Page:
A burger-ing we will go …
With our time in Yorba Linda running out, Carolyn was really keen for us (well, Len anyhow) to try a Californian icon, In-N-Out Burger. It’s consistently, she said, high on tourists’ to do lists. Not being a huge fast-food-chain fan, I was a bit sceptical but you never ignore the advice of a local do you? And so, we set off late morning with a plan of activity, starting with lunch at In-N-Out Burger.
Carolyn decided on one near her school, because it would work with a scenic route she’d worked out – but, you know that saying about best laid plans! We got there to find the parking lot strangely empty, except for several uniform-clad workers on patrol. Turns out they had “a maintenance issue” and would be closed for another hour. Hmm, we wondered what this “maintenance issue” might have been a euphemism for, but we were more interested in finding lunch than solving that … so, we headed off, as directed, to the “nearest In-N-Out Burger just 2 miles down the road”. We are sure it was more than 2 miles away, but we found it!
Interesting place. The business started in 1948. We did know of them when we lived here but hadn’t realised their “import”. They have, for example, a very minimal menu – basically three burgers and French fries. (I just had some French fries, taking one, on this occasion, for the team!) The chain is pretty much confined to the American southwest and Pacific coast, and is currently owned by the only grandchild of the founders. Wikipedia says that the business has
resisted franchising its operations or going public; one reason is the prospect of quality or customer consistency being compromised by excessively rapid business growth. The company’s business practices have been noted for employee-centered personnel policies. For example, In-N-Out is one of the few fast food chains in the United States to pay its employees more than state and federally mandated minimum wage guidelines […] and has been rated as one of the top fast food restaurants in several customer satisfaction surveys.
It is also famous for its “secret” menus – or, more accurately, its secret special ways of ordering its minimal menu. Carolyn clued Len up on this, telling him he needed to order his burger “animal style”. (Check the Wikipedia link if you’re interested!) Another “secret” order is “protein-style”, but we hear there are many more (if you are in the know). We came across something else new here too – ordering your French Fries “well-done”!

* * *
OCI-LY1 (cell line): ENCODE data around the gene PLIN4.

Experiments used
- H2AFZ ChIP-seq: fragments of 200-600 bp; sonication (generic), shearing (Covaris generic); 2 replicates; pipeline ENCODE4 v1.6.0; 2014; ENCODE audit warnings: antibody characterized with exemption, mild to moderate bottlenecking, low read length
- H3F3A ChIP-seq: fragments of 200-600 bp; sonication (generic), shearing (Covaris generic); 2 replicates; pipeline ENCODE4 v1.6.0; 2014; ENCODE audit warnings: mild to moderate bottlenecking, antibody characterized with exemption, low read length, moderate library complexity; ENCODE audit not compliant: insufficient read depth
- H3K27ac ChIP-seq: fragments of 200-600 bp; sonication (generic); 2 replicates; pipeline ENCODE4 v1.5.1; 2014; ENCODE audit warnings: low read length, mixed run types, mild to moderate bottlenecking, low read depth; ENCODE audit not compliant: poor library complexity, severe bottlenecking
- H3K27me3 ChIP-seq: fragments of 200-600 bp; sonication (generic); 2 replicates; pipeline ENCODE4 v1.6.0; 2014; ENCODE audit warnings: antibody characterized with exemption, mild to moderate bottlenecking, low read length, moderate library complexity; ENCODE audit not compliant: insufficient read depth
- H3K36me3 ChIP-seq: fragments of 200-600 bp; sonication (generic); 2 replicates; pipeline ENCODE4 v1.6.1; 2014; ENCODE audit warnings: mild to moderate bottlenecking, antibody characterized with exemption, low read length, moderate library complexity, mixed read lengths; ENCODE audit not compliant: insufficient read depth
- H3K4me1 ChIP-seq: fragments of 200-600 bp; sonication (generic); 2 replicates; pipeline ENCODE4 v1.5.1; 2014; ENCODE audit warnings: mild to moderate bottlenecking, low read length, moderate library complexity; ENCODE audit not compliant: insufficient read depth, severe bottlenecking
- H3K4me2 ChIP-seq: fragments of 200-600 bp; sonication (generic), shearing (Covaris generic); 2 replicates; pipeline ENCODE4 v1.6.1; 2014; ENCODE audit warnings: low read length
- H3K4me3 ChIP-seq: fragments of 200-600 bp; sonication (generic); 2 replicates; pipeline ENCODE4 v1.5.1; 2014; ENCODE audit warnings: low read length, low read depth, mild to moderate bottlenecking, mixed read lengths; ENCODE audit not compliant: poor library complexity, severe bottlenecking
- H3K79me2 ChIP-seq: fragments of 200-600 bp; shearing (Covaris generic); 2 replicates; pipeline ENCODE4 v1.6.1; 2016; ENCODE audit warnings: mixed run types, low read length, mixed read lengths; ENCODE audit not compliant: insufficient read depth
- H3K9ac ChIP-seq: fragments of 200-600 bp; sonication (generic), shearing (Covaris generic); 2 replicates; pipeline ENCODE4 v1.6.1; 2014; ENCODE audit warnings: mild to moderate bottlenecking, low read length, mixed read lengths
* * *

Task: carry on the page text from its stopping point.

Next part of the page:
Anyhow, Len had his In-N-Out Burger and agreed that it was good, including a decent bun by comparison with most fast-food chains. We also liked the bright, clean, unfussy look – the establishment, I mean, not the burger!
Wow, I’ve just written more on a fast-food chain than on just about anything else this trip – and I didn’t even eat the burger! Time to move on.
Carolyn drove us around the Fullerton (another city in Orange County) area, a place we didn’t know so well when we lived here. She pointed out the historic Kraemer House and Fox Theatre, and Downtown Fullerton, then drove us to a place none of us had been to before, the …
Muckenthaler Cultural Centre
The original Spanish-style house in which the centre is now housed, was, says its website, commissioned at an original cost of $35,000, by Walter and Adella Muckenthaler. It was completed in 1924, after a bronze balustrade and stained glass window purchased from a monastery in Italy had arrived. It had 18 rooms, and is on 8.5-acres, the family farming oranges, almonds and avocados (if I remember correctly). It was donated to the city in 1965 by Walter and Adella’s son Harold Muckenthaler to be used as a cultural center. This means, among other things, that it has exhibitions in its gallery rooms, holds performances and a wide range of cultural events and festivals, and can also be hired for weddings. I wish now that I’d photographed the cute little amphitheatre (built after it was donated to the city), and that we’d known about the Thursday evening concerts before it was too late. Carolyn is now on the mailing list!